Subject: Re: pkgsrc progress bar?
To: NetBSD Packages <email@example.com>
From: Thomas Bieg <firstname.lastname@example.org>
Date: 01/20/2005 05:26:54
(One thing beforehand: I'm not saying that any of this _has_
to be done, just that it could be done - somehow...)
Dick Davies wrote:
> * Thomas Bieg <email@example.com> [0114 02:14]:
>>There may be no magic solution for arbitrary packages, but
>>what could be done is to write some tool that "records"
>>the make output beforehand together with some sort of
>>timestamps to get a reference, which could be used (by the
>>same tool) to calculate time estimates during later builds.
> But as you point out, that makes no odds for new versions.
> And how often do you run exactly the same build twice?
Of course for this to be useful at all, those "reference
files" would have to be integrated into pkgsrc, probably as
part of the regular maintenance process. I'm assuming here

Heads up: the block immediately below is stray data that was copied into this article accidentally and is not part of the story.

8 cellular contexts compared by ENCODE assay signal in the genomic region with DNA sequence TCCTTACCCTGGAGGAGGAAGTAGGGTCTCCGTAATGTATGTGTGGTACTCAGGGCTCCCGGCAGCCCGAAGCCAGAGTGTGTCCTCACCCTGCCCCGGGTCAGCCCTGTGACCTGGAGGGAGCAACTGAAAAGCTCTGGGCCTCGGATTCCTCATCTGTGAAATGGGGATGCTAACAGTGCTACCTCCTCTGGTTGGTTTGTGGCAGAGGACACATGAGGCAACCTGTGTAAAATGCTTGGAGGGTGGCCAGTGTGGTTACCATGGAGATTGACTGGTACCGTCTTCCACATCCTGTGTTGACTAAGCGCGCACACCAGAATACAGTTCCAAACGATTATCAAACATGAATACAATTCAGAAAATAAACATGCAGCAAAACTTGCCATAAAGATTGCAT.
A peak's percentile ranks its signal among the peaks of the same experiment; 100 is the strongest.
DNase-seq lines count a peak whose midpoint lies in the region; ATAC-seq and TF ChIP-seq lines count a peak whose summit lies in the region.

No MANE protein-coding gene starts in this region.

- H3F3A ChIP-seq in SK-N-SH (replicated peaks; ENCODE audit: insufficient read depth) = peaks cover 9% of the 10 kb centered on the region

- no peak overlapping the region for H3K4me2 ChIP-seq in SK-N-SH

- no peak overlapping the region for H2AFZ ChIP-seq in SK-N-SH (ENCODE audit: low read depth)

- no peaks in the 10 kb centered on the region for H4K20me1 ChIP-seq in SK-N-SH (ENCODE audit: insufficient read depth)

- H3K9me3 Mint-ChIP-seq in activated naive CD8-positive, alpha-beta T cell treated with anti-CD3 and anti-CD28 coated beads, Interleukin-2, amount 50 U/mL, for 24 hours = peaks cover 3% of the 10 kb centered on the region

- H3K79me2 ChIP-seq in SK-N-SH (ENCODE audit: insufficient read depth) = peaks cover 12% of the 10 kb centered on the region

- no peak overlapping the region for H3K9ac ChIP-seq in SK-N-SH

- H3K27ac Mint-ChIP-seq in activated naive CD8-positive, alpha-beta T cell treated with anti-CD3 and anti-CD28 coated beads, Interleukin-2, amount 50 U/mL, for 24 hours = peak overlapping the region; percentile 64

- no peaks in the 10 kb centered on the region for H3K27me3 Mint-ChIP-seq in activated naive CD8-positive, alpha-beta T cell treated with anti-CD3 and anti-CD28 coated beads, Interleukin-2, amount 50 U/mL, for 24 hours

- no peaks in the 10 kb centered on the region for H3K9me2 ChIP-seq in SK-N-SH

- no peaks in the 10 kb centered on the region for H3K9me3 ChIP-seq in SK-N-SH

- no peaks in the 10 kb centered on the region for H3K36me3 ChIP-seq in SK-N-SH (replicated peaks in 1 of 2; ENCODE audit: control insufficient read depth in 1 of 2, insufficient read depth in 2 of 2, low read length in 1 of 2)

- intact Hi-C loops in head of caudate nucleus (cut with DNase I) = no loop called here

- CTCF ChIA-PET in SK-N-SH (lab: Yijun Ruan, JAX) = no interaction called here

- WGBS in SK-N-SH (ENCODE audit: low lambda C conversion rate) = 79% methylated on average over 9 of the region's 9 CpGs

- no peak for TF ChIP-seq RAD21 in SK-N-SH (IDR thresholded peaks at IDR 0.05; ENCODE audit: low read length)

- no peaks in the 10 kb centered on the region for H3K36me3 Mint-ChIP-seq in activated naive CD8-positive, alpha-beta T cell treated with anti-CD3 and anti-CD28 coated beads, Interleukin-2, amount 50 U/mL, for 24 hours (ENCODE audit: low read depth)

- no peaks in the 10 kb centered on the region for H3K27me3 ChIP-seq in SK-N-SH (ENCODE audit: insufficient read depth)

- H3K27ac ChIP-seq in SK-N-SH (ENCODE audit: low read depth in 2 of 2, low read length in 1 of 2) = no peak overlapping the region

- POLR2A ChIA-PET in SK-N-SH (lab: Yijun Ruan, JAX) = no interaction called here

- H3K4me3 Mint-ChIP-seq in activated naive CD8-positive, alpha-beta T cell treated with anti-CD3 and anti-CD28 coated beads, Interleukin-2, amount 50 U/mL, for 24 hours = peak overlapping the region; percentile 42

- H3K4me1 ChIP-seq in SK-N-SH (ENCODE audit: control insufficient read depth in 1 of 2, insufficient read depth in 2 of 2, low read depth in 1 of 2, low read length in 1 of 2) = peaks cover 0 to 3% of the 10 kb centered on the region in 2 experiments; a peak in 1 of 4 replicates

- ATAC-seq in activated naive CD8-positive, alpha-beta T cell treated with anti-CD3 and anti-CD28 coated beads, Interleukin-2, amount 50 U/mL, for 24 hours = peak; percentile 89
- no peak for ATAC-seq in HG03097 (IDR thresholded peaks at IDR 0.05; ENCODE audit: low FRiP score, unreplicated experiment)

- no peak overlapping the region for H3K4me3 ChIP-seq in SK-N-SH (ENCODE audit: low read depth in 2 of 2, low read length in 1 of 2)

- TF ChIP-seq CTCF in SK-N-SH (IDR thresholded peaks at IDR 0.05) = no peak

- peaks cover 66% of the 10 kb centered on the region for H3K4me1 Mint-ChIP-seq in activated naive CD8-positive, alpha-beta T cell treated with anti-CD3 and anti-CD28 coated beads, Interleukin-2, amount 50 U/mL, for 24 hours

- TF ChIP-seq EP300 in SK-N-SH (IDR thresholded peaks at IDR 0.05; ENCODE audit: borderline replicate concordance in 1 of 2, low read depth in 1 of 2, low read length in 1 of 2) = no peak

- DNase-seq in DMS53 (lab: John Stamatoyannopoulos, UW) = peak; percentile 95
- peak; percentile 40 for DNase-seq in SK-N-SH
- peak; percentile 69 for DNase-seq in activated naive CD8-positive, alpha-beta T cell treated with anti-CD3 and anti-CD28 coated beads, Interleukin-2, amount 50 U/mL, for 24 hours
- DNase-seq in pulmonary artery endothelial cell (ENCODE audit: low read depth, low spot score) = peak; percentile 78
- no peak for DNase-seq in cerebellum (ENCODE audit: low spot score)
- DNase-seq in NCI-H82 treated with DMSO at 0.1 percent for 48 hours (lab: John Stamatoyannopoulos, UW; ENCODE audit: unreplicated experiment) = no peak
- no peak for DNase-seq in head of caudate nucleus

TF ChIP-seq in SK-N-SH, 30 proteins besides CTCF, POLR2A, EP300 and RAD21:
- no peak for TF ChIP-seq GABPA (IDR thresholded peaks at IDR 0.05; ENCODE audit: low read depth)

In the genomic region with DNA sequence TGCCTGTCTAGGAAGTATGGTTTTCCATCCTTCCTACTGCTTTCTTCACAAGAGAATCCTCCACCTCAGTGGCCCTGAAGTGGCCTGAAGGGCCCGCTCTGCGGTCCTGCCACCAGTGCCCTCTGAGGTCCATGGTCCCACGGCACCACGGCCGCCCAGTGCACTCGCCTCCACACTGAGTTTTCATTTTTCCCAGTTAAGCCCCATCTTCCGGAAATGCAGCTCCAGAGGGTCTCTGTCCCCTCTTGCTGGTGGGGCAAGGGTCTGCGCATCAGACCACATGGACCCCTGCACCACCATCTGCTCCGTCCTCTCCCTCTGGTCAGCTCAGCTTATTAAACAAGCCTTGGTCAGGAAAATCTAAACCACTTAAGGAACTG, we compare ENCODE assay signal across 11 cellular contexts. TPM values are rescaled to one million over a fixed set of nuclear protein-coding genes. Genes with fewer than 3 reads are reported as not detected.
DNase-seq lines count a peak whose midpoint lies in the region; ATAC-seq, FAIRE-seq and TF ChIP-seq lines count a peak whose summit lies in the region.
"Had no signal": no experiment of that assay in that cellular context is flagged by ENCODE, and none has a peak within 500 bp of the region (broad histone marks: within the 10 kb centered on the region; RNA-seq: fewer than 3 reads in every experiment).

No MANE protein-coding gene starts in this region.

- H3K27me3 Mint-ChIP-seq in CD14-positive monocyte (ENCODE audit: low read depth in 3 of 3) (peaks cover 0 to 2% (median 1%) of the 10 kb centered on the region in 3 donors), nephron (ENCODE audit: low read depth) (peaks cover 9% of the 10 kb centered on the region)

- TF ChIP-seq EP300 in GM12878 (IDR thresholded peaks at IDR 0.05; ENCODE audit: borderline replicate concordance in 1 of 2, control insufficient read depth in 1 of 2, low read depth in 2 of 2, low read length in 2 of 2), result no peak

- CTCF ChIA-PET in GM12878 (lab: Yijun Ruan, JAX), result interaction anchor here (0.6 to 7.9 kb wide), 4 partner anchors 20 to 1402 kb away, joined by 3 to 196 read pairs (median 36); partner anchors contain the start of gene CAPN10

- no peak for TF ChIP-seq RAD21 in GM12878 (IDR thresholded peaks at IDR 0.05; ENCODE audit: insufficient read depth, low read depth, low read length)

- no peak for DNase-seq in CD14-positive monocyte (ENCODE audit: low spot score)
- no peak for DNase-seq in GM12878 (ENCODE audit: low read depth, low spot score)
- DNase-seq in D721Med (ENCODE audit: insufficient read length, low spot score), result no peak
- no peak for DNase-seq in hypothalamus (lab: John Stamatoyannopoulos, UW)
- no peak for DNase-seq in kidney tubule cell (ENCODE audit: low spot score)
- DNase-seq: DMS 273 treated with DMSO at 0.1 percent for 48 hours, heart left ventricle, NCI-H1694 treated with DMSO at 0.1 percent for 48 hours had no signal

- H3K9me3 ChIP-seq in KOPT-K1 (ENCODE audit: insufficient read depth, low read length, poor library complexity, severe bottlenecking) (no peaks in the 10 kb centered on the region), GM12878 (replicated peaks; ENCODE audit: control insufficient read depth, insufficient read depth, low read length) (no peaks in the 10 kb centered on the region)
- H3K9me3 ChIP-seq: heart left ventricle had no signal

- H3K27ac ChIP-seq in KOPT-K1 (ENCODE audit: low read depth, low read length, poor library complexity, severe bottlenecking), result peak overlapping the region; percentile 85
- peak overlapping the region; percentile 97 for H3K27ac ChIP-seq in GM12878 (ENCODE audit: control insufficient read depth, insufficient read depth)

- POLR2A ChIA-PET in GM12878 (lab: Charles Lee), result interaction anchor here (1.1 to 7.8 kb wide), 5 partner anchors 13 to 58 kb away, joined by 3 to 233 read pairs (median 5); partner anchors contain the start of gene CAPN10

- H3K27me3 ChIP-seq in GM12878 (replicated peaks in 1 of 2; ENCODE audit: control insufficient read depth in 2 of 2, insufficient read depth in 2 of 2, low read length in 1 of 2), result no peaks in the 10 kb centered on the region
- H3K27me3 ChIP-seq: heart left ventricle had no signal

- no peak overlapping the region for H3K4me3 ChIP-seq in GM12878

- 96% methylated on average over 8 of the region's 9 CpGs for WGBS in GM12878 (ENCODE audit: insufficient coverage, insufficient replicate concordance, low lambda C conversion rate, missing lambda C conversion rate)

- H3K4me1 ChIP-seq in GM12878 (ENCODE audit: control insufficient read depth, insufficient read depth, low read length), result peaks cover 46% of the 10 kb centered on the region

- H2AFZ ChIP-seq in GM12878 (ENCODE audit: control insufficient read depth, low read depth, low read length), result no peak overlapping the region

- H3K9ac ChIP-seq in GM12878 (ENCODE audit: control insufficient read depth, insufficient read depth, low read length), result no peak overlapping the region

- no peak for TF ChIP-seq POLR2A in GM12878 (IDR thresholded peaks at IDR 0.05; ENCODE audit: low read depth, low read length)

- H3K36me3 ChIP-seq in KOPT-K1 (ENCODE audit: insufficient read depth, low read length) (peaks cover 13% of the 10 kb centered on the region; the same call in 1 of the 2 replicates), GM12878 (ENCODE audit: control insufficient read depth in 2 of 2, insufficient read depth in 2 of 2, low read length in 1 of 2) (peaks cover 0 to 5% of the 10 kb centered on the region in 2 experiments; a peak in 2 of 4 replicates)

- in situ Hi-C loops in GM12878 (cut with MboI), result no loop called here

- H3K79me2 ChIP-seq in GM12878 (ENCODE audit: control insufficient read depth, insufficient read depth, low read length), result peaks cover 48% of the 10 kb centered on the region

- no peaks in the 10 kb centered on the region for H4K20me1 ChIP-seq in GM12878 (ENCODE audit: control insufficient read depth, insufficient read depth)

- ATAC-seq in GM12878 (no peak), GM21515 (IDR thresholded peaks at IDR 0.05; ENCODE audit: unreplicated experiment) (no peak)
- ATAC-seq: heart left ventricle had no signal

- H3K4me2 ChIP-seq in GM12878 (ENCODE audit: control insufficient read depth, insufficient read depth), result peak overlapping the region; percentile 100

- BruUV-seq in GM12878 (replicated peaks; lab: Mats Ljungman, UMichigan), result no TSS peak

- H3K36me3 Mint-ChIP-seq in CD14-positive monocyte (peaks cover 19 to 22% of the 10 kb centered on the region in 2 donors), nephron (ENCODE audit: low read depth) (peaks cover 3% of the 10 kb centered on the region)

that the package maintainers do at least one compile of every
new package or new version before they commit it (so this
won't be too much extra work if things are automated).
>>If you want a simpler, but *really* imprecise solution
>>you could even have someone pipe the build output through
>>"wc -c" and use the result together with progress(1) for
>>your own build...
> But progress needs to know the length of what ever its monitoring
> to give you a progress indicator. That's not possible in this case.
Sure it is. You measure the output length of the first build
(by output I mean console messages) with wc, like this:
make | wc -c
Then you get some byte count, say 9999. With that number you
can "progress" your subsequent builds:
make | progress -l 9999 sh -c 'cat >/dev/null'
(I know that this is not very useful for the "real world",
just to show what I mean.)